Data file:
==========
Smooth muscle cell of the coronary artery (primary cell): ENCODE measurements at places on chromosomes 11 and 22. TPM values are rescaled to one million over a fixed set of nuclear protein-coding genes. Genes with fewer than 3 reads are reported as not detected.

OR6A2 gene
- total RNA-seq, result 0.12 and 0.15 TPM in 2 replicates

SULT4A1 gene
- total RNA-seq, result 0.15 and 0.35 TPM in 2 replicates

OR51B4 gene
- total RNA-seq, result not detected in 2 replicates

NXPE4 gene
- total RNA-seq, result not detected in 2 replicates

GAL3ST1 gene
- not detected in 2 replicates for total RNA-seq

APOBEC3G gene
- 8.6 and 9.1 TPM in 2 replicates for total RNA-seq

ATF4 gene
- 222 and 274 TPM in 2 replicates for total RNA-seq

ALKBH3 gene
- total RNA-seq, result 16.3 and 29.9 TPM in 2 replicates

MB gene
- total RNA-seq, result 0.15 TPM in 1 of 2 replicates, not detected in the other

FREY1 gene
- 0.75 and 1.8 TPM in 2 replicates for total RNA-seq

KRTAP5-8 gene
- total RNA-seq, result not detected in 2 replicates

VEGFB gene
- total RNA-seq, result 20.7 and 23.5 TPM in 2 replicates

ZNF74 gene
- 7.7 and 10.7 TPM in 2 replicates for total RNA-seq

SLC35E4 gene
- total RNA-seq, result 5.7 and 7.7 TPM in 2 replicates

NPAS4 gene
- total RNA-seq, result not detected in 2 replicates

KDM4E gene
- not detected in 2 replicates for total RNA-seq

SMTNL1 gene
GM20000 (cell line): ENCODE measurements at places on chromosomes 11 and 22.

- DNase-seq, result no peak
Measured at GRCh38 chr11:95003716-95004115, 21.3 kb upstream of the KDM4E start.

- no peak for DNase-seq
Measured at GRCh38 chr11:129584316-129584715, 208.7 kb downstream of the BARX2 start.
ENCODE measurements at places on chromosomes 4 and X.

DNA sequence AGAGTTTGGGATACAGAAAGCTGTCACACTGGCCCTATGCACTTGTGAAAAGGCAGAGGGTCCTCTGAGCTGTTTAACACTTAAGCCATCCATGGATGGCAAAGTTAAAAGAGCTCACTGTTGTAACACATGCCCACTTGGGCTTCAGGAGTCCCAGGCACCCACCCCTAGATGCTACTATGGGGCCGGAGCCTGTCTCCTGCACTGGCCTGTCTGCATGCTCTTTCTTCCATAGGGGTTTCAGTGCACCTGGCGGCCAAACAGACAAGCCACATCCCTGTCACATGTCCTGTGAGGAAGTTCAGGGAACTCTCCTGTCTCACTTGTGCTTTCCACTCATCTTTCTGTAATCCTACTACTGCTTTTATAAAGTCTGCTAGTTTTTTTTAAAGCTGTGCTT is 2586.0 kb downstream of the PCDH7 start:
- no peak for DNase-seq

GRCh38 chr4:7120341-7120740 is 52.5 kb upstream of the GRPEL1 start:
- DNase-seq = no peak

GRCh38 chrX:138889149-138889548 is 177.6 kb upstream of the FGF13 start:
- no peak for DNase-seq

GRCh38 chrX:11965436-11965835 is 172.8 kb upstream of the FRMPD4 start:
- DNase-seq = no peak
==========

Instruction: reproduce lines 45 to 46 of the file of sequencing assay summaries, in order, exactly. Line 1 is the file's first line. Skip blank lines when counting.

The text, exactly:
GRCh38 chrX:138889149-138889548 is 177.6 kb upstream of the FGF13 start:
- no peak for DNase-seq